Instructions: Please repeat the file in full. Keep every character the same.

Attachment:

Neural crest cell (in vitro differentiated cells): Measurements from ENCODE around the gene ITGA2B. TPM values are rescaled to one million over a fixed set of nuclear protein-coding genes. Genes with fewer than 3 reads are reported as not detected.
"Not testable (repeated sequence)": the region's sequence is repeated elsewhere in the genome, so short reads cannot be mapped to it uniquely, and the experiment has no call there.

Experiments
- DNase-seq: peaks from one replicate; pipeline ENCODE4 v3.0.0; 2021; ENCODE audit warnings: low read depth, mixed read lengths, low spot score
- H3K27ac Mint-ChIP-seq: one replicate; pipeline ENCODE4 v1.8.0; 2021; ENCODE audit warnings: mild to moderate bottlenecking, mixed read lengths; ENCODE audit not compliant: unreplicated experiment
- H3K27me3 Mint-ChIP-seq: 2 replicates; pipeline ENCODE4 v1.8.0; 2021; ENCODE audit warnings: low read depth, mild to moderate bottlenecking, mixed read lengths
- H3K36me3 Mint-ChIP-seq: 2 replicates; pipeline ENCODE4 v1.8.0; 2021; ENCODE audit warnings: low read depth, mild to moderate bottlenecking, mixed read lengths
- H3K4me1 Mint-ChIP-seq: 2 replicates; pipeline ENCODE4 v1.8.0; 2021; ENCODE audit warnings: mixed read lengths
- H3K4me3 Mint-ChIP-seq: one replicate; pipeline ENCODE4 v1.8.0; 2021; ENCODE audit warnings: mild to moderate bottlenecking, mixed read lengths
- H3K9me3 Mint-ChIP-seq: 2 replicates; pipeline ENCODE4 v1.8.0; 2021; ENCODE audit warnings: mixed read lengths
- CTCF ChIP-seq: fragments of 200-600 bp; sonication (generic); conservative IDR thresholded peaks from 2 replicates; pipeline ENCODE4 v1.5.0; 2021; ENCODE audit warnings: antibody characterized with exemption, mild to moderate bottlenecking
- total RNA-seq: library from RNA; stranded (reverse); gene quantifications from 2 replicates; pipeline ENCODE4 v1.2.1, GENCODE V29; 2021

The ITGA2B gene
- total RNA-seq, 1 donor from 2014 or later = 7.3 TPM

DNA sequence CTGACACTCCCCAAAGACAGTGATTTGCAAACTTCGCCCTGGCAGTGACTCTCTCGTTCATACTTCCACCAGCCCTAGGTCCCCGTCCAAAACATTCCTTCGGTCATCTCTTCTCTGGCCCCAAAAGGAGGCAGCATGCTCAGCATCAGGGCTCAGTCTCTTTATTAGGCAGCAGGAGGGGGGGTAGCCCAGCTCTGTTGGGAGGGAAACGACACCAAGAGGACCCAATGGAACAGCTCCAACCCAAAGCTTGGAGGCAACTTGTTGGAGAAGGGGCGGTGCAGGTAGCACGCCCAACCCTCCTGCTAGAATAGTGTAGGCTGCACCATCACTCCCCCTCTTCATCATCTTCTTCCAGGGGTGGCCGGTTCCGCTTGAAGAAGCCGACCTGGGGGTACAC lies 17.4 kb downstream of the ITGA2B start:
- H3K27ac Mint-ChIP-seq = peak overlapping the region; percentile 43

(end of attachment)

Neural crest cell (in vitro differentiated cells): Measurements from ENCODE around the gene ITGA2B. TPM values are rescaled to one million over a fixed set of nuclear protein-coding genes. Genes with fewer than 3 reads are reported as not detected.
"Not testable (repeated sequence)": the region's sequence is repeated elsewhere in the genome, so short reads cannot be mapped to it uniquely, and the experiment has no call there.

Experiments
- DNase-seq: peaks from one replicate; pipeline ENCODE4 v3.0.0; 2021; ENCODE audit warnings: low read depth, mixed read lengths, low spot score
- H3K27ac Mint-ChIP-seq: one replicate; pipeline ENCODE4 v1.8.0; 2021; ENCODE audit warnings: mild to moderate bottlenecking, mixed read lengths; ENCODE audit not compliant: unreplicated experiment
- H3K27me3 Mint-ChIP-seq: 2 replicates; pipeline ENCODE4 v1.8.0; 2021; ENCODE audit warnings: low read depth, mild to moderate bottlenecking, mixed read lengths
- H3K36me3 Mint-ChIP-seq: 2 replicates; pipeline ENCODE4 v1.8.0; 2021; ENCODE audit warnings: low read depth, mild to moderate bottlenecking, mixed read lengths
- H3K4me1 Mint-ChIP-seq: 2 replicates; pipeline ENCODE4 v1.8.0; 2021; ENCODE audit warnings: mixed read lengths
- H3K4me3 Mint-ChIP-seq: one replicate; pipeline ENCODE4 v1.8.0; 2021; ENCODE audit warnings: mild to moderate bottlenecking, mixed read lengths
- H3K9me3 Mint-ChIP-seq: 2 replicates; pipeline ENCODE4 v1.8.0; 2021; ENCODE audit warnings: mixed read lengths
- CTCF ChIP-seq: fragments of 200-600 bp; sonication (generic); conservative IDR thresholded peaks from 2 replicates; pipeline ENCODE4 v1.5.0; 2021; ENCODE audit warnings: antibody characterized with exemption, mild to moderate bottlenecking
- total RNA-seq: library from RNA; stranded (reverse); gene quantifications from 2 replicates; pipeline ENCODE4 v1.2.1, GENCODE V29; 2021

The ITGA2B gene
- total RNA-seq, 1 donor from 2014 or later = 7.3 TPM

DNA sequence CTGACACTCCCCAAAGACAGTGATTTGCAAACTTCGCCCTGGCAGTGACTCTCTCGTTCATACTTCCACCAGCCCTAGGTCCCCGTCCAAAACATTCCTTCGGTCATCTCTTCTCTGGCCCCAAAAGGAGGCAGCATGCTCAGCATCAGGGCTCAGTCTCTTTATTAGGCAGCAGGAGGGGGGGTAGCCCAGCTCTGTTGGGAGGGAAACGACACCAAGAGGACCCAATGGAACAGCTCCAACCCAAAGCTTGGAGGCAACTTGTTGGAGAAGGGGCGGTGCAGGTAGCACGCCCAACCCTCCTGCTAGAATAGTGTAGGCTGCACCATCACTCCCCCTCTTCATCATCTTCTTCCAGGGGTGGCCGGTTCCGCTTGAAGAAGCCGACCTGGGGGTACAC lies 17.4 kb downstream of the ITGA2B start:
- H3K27ac Mint-ChIP-seq = peak overlapping the region; percentile 43